Exodus 34:29-35, 2 Corinthians 3:12-4:2 and Luke 9:28-43
Let’s just say that mountains amaze most of us! It’s both the exciting travel up and down and the spectacular views.
Our scripture for Transfiguration Sunday includes Moses on Mt. Sinai and Jesus and disciples and Moses and Elijah centuries later on mountain high. Powerful revelations and changes took place on such mountains but coming off the mountains was just as eventful! A bit more troubling but important nonetheless.
We observe that covenants with God are both made, affirmed, and acted upon! The acting upon is the most difficult since the human response to God’s gracious offer to us is always complicated and less than “wholly divine.”
The life of faith toward God is like coming on and off mountains: curves, blind spots, altitude sickness, as well as spectacular views, exhilarating driving moments, and usually interesting company along for the journey.
This Sunday in worship, the number of people involved on and off the mountains is remarkable and their experiences are challenging to us today.
Prayerfully prepare for that day’s journey by reading these scriptures and see which Biblical character you feel most kin to in your own faith walk now.
God bless all in your preparation and participation!
Psalm 32:6-7, Colossians 3:15-17 and Matthew 26:26-30
“I sing because I’m happy. I sing because I’m free…..”. So go the familiar first lines of the hymn “His Eye is on the Sparrow.”
Besides these two reasons to sing, there must be a hundred more. People of faith are a singing, musical people. We have a “sung faith.” Charles Wesley composed over 6000 hymns and we still sing many of them in the 21st century far removed from the 1700s.
And throughout the Bible, the cast of Biblical personalities burst forth in song for worship, fellowship, and in times of trial and affliction. As much as we need devotional silence and prayerful contemplation, we just as much need to give musical voice to the heights and depths of our lived faith experience.
Our scriptures for this Sunday remind us of our singing heritage and how in different settings we hold forth in song and musicality.
We live in stressful times and uncertain outcomes. Let us be reminded in lyrics and tunes that “His eye is on the sparrow.”
Jeremiah 17:5-10, I Corinthians 15:12-20 and Luke 6:17-26
Lots of contrasts in these three scriptures! Today we might speak of “winners and losers.” There are those who “get it” and those “who don’t.”
For instance, Jeremiah says there are those who trust in God and those who “trust in mortals.” One is like a tree planted close to water and the other like a shrub in the dry desert! Paul says you either believe in the resurrection of the dead and Christ or you don’t. If you don’t…..you are still in your sins!
In Luke 6 Jesus speaks of the poor and the hungry versus the rich and the full. You might guess that Jesus doesn’t have much good to say about the rich and those who are already full!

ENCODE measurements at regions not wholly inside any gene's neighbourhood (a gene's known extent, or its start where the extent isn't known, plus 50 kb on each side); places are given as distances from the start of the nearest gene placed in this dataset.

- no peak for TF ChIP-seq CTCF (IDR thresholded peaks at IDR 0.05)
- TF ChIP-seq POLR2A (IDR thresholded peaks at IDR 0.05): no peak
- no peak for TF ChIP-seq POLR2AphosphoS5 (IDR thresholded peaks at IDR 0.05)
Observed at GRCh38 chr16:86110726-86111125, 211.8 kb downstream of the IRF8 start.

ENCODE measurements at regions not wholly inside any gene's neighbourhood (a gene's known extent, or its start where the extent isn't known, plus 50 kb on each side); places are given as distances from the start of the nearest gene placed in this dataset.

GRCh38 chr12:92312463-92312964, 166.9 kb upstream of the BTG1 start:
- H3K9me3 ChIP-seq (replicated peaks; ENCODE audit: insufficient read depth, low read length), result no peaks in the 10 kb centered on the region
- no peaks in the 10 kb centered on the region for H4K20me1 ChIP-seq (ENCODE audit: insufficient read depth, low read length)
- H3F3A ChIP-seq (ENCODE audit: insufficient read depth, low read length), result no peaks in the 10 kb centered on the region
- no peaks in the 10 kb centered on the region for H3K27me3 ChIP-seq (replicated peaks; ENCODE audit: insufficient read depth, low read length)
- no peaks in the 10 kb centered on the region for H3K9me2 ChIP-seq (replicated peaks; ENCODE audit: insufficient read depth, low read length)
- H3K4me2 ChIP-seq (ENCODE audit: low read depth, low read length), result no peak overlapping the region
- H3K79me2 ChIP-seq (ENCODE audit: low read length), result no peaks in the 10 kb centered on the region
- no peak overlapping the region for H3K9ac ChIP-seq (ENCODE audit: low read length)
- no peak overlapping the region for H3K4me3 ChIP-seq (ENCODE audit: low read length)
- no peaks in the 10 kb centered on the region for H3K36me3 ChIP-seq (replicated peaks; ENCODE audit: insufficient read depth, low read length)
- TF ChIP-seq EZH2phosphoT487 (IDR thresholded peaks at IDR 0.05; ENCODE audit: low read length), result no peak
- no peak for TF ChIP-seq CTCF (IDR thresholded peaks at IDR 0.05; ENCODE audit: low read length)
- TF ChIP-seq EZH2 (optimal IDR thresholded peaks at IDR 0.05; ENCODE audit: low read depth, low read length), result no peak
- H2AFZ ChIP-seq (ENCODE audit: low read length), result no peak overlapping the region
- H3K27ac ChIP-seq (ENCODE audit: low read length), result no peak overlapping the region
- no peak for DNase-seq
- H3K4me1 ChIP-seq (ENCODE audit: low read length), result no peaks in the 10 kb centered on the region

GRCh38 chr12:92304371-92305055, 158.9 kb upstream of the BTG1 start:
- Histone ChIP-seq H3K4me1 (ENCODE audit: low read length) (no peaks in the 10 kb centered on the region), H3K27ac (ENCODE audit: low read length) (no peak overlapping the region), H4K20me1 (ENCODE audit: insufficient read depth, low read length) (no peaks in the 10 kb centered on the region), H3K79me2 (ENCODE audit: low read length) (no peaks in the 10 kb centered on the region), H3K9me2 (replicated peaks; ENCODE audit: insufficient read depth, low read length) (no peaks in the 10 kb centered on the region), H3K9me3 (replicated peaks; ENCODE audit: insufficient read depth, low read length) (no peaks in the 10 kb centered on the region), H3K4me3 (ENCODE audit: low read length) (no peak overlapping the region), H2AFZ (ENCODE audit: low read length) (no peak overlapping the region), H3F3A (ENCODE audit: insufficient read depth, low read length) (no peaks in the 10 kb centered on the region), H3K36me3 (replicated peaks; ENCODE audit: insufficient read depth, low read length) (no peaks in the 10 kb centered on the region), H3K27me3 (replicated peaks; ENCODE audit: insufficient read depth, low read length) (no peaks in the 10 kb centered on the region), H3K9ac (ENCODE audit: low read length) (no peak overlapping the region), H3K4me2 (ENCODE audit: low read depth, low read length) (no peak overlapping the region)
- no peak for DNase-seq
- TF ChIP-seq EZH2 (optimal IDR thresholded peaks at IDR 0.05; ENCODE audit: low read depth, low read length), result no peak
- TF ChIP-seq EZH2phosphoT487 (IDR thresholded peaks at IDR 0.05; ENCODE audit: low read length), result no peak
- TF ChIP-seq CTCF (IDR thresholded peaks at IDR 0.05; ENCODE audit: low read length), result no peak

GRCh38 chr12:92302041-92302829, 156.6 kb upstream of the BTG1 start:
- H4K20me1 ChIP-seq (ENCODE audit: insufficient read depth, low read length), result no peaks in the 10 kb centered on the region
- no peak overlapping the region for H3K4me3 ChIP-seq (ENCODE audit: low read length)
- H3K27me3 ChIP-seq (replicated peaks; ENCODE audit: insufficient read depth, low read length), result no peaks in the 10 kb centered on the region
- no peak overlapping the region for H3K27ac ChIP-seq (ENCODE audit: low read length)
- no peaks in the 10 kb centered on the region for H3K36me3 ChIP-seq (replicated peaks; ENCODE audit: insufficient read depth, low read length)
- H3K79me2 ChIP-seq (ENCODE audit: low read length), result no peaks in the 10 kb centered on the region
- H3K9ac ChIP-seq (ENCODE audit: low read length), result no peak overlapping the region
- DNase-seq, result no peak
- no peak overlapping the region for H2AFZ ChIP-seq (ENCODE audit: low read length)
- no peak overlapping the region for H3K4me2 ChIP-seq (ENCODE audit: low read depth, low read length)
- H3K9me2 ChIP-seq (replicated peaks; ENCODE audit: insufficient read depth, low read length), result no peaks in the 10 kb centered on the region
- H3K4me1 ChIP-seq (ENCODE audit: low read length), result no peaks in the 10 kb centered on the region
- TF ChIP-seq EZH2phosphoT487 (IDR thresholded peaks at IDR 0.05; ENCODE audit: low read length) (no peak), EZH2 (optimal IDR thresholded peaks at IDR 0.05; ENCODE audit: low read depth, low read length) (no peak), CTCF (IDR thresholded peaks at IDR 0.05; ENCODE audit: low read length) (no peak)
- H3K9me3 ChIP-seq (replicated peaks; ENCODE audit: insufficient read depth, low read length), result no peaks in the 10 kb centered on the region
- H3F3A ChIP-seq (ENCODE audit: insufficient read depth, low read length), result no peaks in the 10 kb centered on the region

Contrast. Winners and losers. I would hold forth for a third possibility: that people genuinely can be in these “negative” categories but can also be seeking for change! The rich might well be open to change toward NOT trusting in riches. Those who put their trust in “mortals” might be open to CHANGING their trust toward God.
We can hope. We can try to give people the “benefit of the doubt.” We look on the outside but God looks on the heart. And we know that “love is patient…..long suffering.”
People can and do change. They may well be “moved by the Spirit” to seek the things of God. And I include myself and perhaps you in this seeking to change an identity. The old Christian term for this is “sanctification” or more the modern wording “transformation.”
Yes, we can grow from being a “shrub in the desert” to a “tree planted close to needed waters.”
Isaiah 6:1-8, I Corinthians 15:1-11 and Luke 5:1-11
Isaiah’s vision comes close to either a bizarre dream or the opening scene of a technicolor adventure movie! Six winged angels, smoke all around, shaking, hot coals to the lips, and a sending forth! God says to Isaiah, “I have something for you to do.”
Luke’s passage of a unexpected catch of fish and a dramatic initial putting together a team is less fantastic but nonetheless makes for a powerful beginning of the Greatest Story Ever Told. Jesus says, “I’m putting a team together!”
Then Paul reminds the folks at the Corinth church of their faith history as well as his history which he says was not admirable at first. He encourages them (and him) by telling all that they have received (grace), they stand in that unmerited divine favor now and as a result are being saved in it going forward for the rest of their lives!
Paul recounts the basics of the Christ story and where we fit in to that story.
Visions and launching vocations, frequent reminders of what we are about, and being a part of a grand group experience are various ways of talking about being the church!
Don’t miss this! We will gather in person and on line this first Sunday in February and “receive, stand, and keep being saved!”